Baltimore’s economy could be headed for a rough patch as a result of the Freddie Gray riots and the spike in crime that followed.
The possible damage to the economy comes just as the area was showing signs of a more robust recovery taking hold. According to the U.S. Bureau of Labor Statistics’ economic survey, the city’s unemployment rate fell nearly a full percentage point in April from the same time last year, even though its 7.4 percent unemployment rate is the highest in the area and well above the national rate of 5.5 percent.
But the riots didn’t begin until April 25, and a violent May followed, amplifying tensions surrounding Baltimore. Job figures for May, which are scheduled to be released later this month, should provide the first glimpse of the impact the unrest had on the city’s’s economy.
Alejandro Cañadas, associate professor of economics at Mount St. Mary’s University, said crime does have a strong impact on the economy. He argues the unrest and the crime spike that followed — homicides are up 42 percent, robbery is up 12 percent and burglary is up 13 percent from the same time last year, according to the Baltimore Police Department — will have an immediate impact on the city’s economy. He said the unrest and crime could scare businesses from making investments in the city and even could convince existing businesses to set up shop outside of Baltimore because they fear the riots could happen again.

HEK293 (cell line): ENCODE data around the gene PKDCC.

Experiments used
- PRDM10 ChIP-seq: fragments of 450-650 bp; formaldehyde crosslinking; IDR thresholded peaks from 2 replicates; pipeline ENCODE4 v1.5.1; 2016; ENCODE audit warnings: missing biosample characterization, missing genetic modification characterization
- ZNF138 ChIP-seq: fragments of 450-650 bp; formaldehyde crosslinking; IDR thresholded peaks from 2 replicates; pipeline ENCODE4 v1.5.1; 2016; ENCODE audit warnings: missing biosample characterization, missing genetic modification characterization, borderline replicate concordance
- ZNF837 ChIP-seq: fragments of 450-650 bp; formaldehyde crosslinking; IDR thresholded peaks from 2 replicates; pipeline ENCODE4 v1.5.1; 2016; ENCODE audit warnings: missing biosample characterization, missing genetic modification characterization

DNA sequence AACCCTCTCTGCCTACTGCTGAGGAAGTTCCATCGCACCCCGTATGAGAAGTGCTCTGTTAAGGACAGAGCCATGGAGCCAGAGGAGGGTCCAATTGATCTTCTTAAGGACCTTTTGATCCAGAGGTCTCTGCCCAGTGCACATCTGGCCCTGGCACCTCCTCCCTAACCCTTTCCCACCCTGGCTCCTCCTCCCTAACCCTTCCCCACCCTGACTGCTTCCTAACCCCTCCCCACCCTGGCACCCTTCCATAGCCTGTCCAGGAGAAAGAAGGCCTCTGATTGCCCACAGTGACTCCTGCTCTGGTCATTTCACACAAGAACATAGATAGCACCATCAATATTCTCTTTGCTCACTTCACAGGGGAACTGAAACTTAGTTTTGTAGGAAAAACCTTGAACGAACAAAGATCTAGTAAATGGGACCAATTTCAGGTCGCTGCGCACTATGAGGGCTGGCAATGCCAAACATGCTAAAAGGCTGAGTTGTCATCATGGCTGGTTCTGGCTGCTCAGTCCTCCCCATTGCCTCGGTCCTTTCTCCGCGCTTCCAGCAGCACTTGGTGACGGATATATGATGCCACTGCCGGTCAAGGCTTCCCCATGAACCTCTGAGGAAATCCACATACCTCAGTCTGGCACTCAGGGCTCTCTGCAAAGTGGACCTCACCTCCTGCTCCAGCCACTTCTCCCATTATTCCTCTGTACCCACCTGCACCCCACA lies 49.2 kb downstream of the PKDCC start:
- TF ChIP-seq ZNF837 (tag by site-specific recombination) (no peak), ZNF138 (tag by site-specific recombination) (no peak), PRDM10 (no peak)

But his predictions for the city’s economy were not all doom and gloom. He said the unrest brought to light some of the inequalities that drag down the area’s economy and that it could force political leaders to address those issues.
“Measures have [to be taken] to address the institutions as well as the community. If that doesn’t happen not only [will there be] the short term negative impact in business and economics, it’s going to be bigger in the long run for that city and the area around,” Cañadas said.
Not everyone is as certain that there’s a direct correlation between crime and an adverse impact on the economy.
Stephen J.K. Walters, a professor of economics at Loyola University, Maryland, and author of the book “Boom Town: Restoring the Urban American Dream,” argues that there’s no clear relationship between economic development and crime. Recent trends such as crime actually decreasing while the national economy tanked following the 2008 financial crisis give credence to that point.
Walters was critical of some academic research being done on the issue, referring to it as “advocacy research.” Walters acknowledged there was probably some negative relationship between crime in the economy but argued there’s not a definitive answer as to how strong the relationship is.
“The literature on this is all over the map. You’ll find some studies that find a correlation between crime and the economy, and you’ll find some papers that don’t find any correlation between crime and the economy. So that’s kind of a mess,” Walters said.